Comp Clues


Spinal Stability – What does it mean and how should it be addressed???

By Michele Sheets, Physical Therapist - Physiotherapy Associates
| Date: 09/01/2002

As the physical therapy profession has advanced, treatment emphasis has gone from passive modality oriented treatment to more active exercise oriented programs.  Spinal stabilization has become the standard treatment for spinal dysfunction or back pain.  What exactly does that mean?  When you send your client for one of these programs, what should you expect to be addressed?

Spinal stability is the ability of the spine to distribute the normal stresses that pass through it evenly to all of the segments.  This is accomplished by maintaining proper postural alignment with activities throughout the day.  Treatment to reach this goal should include education on proper positioning, and strengthening or retraining specific muscles that surround the spine.  These muscles include transversus abdominis, the multifidi, gluteus maximus, and gluteus medius.

In years past, treatment has focused on strengthening the superficial abdominal muscles, the rectus abdominis and obliques.  More recent research has shown the importance of the deep horizontal muscle, the transversus abdominis.  It works with the pelvic floor muscles and multifidi to form a protective cylinder around the spine to insure that any stresses through the spine are distributed evenly amongst all the vertebrae versus being translated to just a few vertebrae.  As with any machine, the weakest link is the one that gives first, transferring stress to the already unhealthy spinal segment.  Evening the load is of utmost importance.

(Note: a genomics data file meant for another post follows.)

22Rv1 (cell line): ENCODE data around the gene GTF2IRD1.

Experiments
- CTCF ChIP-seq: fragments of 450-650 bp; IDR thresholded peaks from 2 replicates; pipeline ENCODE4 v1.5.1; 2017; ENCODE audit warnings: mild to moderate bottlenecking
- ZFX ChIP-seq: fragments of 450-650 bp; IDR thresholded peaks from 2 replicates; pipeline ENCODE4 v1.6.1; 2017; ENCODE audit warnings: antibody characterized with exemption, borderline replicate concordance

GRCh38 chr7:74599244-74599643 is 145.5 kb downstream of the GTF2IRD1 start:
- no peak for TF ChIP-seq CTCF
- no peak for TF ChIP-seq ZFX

The above stabilization muscles can become weak like any other muscle, and can be affected by reflex inhibition through repetitive or traumatic injury, or the normal trauma associated with surgery surrounding them.  The multifidi can be observed to have noticeable atrophy in individuals with spine dysfunction.  It is important to insure that these muscles resume their normal function after any of the above occurrences.

In addition to the muscle groups above, the gluteal muscles play an important role in spinal stabilization.  The gluteus medius originates as a fan shaped muscle on the outside of the ilium or pelvic bone.  It fans over to attach to the trochanter of the femur.  It serves to help stabilize and compress the SI joint.  When it is not functioning correctly, the hip flexors, IT band, or quadratus lumborum can be forced to compensate leading to further dysfunction in these muscles.  The extra forces or trauma on the SI joint can also lead to SI instability and pain.

The gluteus maximus works to extend the hip.  With proper spinal stability it will function independently.  With weakness or poor neuromuscular function of glut max, the lumbar paraspinals will be forced to help with hip extension.  This can lead to unnecessary stress at the individual spinal segments, further degeneration or damage to the vertebrae and surrounding structures, and eventually pain.

The role of physical therapists is to identify muscles that are working too hard and muscles that are not working hard enough.  Treatment should focus on reeducation of the muscles to play their primary role.  There are many popular exercise programs that address spinal stabilization such as those developed by Shirley Sahrmann, the San Francisco Spine Institute, Vladimir Janda, or the Watkins Protocol.  Proper function of these muscles along with education on proper biomechanics should be introduced before a strenuous work hardening or work conditioning program, or further abnormal stresses to the affected joints can continue to occur, resulting in increased pain and dysfunction. The sooner these imbalances are addressed, the quicker the recovery process can begin to occur.a